ANYANG, the northernmost city in Henan Province, had once served as capital of the Shang Dynasty (c. 1600 - c. 1100 BC). It is the earliest capital of China in written record.
With a history of over 3,300 years, Anyang is one of the cradles of Chinese civilization. In the early 20th century, the Shang Dynasty ruins were unearthed in Xiaotun Village, Yindu District of the city. Archaeologists discovered bones and tortoise shells inscribed with the earliest form of Chinese script and the Houmuwu Ding (formerly called Simuwu Ding) – a rectangular bronze vessel and at the time, the biggest bronze ware ever found. The discovery also reflected China’s ancient bronze ware culture in its heyday.
The National Museum of Chinese Writing in Anyang, where the bones and tortoise shells inscribed with the earliest form of Chinese script were unearthed.
In the third century, a large number of literati and poets created many masterpieces here, forming the Jian’an Style of literature, which has exerted a far-reaching influence on Chinese culture in the following centuries.
In the 1960s, under very harsh conditions, people in the Linxian County of Anyang (today’s Linzhou City) built the Red Flag Canal (Hongqi Qu) to divert water from the Zhuozhang River to drought-ridden Linzhou. Because the canal twists around the side of a cliff, it has been nicknamed a “man-made heavenly river.” Today, the Red Flag Canal area has become a national scenic spot, and the grand project has inspired generations of Chinese with a pioneering and hard-working spirit.
The Shang Dynasty Ruins
The Xia Dynasty (c. 2100 - c. 1600 BC) was the first dynasty in China, since then the hereditary system has been adopted. Around 1600 BC, Tang (c. 1670 - 1587 BC) overthrew the last ruler of the Xia and established the Shang Dynasty, the second dynasty in Chinese history. However, no written document of the Xia Dynasty has been found yet to directly prove its existence; what people have known about it all come from records of later generations. Around the beginning of the last century, the site of the ancient capital of the Shang Dynasty was discovered in Anyang, with over 150,000 pieces of oracle bones and tortoise shells with inscriptions, as well as a large number of bronze wares, rendering Shang as the first recorded dynasty in Chinese history.
A piece of oracle bone exhibited in the National Museum of Chinese Writing.
Throughout its 500-odd years of history, the Shang moved its capital seven times, finally settling in Yin (today’s Anyang City). Since then, the Shang entered a period of prosperity and its people enjoyed peaceful lives. Therefore, we often refer to Shang as Yin or Yinshang and the Shang Dynasty ruins as the Yin ruins. Archaeologists in modern times found that the Yin ruins feature a structured layout. Over 50 palaces, 150,000 pieces of oracle bones, more than 10,000 bronze wares, clan tomb groups, venues for sacrificial ceremonies, and workshops have been unearthed there. These findings systematically show the culture of Chinese bronze wares and prove the existence of the Shang Dynasty.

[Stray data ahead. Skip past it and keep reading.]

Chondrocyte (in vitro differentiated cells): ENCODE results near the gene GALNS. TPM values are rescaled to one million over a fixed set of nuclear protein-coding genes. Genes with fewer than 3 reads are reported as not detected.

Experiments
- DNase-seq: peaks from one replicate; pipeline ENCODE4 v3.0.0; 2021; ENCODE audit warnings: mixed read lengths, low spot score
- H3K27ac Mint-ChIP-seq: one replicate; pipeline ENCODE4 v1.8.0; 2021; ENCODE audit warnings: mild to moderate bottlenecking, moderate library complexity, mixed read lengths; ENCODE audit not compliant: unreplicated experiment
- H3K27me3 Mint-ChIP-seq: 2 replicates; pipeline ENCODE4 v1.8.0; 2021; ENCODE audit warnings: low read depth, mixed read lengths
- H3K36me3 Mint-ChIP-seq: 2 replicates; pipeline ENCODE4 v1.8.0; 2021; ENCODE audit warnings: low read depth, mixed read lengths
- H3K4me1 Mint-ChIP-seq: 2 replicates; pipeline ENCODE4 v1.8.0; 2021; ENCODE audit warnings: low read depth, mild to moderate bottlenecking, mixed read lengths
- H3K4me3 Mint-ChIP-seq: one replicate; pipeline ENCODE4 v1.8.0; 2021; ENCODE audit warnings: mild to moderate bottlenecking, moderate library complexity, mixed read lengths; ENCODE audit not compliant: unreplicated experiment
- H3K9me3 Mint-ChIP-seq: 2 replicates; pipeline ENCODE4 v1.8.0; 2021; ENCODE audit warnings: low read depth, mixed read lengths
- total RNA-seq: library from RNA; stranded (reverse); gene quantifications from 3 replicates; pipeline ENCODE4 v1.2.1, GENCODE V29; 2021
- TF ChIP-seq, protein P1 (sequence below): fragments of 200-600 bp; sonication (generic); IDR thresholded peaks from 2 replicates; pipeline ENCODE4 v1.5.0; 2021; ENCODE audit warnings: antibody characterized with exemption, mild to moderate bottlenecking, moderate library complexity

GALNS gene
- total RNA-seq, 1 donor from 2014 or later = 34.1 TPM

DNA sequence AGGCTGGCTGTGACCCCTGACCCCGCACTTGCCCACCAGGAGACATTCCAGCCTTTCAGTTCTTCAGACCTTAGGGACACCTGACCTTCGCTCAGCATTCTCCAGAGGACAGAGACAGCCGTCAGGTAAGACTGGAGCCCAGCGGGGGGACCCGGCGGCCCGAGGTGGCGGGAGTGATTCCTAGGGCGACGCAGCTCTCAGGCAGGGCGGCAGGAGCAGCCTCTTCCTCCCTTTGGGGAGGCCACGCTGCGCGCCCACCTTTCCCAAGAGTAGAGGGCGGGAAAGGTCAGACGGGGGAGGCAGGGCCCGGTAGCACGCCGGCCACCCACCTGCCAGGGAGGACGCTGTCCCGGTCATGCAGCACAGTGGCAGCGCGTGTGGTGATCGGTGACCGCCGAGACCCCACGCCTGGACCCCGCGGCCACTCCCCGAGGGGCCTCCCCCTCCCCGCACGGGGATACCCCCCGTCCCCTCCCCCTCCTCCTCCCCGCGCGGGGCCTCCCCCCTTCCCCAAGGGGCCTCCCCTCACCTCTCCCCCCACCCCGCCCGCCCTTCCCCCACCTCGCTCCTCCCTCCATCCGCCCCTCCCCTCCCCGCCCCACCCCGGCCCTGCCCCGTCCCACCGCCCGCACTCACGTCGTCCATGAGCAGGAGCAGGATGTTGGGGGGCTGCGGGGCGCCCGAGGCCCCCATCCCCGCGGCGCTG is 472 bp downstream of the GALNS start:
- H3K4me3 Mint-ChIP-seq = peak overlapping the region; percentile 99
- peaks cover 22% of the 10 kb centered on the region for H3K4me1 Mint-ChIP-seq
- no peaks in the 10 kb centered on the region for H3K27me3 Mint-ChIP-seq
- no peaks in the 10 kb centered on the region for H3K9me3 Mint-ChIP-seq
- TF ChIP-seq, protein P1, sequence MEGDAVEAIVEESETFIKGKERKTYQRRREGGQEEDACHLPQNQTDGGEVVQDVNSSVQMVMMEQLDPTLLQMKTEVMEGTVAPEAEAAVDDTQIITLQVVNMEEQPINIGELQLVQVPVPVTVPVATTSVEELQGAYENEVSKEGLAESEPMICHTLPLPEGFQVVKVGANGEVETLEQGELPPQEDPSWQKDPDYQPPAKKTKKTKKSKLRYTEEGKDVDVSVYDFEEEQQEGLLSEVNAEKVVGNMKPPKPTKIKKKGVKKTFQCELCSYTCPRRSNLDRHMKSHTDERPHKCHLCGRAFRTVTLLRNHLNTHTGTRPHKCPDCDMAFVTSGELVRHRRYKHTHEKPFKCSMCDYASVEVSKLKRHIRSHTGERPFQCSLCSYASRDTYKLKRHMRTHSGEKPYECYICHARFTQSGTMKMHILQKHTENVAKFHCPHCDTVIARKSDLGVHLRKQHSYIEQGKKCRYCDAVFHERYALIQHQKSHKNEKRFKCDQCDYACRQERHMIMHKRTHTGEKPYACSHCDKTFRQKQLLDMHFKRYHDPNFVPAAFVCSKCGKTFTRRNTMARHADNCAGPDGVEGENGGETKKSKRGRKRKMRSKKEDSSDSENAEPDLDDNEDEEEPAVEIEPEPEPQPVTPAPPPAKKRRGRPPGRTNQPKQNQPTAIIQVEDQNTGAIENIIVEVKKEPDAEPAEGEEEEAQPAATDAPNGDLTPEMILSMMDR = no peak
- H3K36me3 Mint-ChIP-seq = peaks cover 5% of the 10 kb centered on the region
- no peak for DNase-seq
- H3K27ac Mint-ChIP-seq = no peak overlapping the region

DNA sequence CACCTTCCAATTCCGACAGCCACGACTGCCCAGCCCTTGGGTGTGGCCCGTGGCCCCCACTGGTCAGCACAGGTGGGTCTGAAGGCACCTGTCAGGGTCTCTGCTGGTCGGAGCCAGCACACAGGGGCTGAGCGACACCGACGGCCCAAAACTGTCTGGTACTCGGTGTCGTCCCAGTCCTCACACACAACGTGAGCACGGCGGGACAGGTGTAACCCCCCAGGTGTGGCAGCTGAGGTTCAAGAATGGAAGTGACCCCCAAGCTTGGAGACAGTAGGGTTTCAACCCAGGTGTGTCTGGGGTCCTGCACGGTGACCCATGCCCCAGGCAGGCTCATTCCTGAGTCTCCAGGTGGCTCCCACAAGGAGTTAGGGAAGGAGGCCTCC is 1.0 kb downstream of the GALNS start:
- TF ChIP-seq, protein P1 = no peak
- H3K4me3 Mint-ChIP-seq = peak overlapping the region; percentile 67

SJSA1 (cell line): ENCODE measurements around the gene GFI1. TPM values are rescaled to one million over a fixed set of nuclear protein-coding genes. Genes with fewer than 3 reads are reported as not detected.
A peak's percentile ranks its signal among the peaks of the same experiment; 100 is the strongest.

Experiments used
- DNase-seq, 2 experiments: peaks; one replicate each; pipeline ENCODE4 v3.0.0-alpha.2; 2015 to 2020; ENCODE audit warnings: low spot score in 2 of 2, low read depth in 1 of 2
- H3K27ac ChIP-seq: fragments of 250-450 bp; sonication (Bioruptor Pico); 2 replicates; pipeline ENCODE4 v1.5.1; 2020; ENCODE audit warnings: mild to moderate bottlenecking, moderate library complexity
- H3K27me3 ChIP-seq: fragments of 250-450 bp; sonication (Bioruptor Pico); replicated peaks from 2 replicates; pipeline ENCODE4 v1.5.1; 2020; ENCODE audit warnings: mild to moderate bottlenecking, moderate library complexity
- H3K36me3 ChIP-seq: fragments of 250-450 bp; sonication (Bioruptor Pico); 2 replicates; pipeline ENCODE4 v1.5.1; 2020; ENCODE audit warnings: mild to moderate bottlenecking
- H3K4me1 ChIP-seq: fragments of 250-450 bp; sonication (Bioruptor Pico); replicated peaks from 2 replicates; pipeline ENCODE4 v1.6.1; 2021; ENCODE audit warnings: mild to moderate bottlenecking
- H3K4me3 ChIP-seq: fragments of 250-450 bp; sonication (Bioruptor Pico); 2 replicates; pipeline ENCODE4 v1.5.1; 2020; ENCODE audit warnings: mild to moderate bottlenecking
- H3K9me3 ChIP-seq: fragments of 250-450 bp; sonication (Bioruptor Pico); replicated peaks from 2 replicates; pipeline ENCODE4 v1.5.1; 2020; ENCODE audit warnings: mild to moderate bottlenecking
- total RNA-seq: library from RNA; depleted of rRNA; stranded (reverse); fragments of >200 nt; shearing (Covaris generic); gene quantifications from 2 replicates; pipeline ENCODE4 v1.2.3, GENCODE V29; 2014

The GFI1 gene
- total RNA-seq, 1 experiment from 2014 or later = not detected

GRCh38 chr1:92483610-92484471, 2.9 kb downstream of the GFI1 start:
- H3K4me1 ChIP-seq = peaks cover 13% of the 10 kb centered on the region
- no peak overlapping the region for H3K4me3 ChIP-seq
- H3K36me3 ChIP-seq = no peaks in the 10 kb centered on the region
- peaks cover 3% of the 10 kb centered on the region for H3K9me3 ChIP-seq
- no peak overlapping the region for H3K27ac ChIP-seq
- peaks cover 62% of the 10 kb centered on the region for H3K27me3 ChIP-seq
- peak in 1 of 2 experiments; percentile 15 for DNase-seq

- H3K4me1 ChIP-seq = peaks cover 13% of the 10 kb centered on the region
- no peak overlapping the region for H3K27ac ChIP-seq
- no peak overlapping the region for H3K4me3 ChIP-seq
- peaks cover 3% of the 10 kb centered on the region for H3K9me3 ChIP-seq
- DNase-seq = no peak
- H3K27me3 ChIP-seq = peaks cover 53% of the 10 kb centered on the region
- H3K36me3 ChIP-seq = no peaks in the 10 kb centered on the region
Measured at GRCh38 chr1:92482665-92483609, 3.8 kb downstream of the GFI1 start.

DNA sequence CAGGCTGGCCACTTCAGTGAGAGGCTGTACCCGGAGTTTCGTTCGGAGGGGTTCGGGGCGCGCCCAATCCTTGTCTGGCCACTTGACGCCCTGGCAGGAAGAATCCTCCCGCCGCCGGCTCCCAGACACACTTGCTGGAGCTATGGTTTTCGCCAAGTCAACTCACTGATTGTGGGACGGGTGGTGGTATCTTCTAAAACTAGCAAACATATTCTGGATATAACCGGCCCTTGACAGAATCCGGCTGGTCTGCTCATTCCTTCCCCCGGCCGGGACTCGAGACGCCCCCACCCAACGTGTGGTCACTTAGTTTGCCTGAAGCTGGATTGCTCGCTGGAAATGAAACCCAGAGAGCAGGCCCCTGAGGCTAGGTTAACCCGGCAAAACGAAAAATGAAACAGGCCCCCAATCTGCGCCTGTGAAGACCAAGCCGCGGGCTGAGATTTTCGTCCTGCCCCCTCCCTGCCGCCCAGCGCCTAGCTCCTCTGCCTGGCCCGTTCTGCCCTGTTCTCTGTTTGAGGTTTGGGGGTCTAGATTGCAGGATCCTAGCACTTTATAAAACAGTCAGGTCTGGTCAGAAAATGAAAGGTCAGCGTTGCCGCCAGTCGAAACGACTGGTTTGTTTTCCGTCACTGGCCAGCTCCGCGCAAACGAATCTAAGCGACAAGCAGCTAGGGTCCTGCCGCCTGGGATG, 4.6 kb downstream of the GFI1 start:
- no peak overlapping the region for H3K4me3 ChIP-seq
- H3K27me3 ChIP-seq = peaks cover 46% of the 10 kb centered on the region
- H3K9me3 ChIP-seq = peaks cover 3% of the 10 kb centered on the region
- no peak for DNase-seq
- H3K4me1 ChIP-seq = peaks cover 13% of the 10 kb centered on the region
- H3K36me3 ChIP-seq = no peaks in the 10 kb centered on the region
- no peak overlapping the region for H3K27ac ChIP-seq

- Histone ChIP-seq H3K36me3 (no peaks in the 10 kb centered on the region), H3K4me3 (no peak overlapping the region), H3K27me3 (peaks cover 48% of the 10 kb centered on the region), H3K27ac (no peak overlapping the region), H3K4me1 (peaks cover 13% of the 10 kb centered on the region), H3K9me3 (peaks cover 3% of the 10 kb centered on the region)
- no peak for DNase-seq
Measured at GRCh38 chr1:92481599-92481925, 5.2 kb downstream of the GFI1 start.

In 1046 BC, King Zhou (c. 1105 -1046 BC), the last king of the Shang Dynasty, set fire to his palace and committed suicide after being defeated by King Wu of Zhou (died in 1043 BC), the first king of the Zhou Dynasty (c. 1100 - 221 BC), which followed the Shang Dynasty. This period of history was composed into a novel titled The Investiture of the Gods. The masterpiece combines elements of history, folklore, mythology, legends, and fantasy, fully reflecting the rich imagination of ancient Chinese people. It has been considered as one of the most popular novels on the subject of gods and evils in Chinese history.
Jian’an Style Literature
Jian’an refers to the 196-220 period during the rule of Emperor Xiandi (181-234) in the Eastern Han Dynasty (25-220). At that time, China’s territory was divided into different fiefs and separate regimes were in fact set up, making the central imperial rule a figurehead. The emperor had no real power. Everything was in fact controlled by Cao Cao (155-220), then prime minister of the Eastern Han. The Jian’an period saw the emergence of many refined scholars and tales of heroic deeds. Romance of the Three Kingdoms, a famous historical novel in China, is one of the stories during the turbulent years of that period.
The Houmuwu Ding (formerly Simuwu Ding) — a rectangular bronze vessel.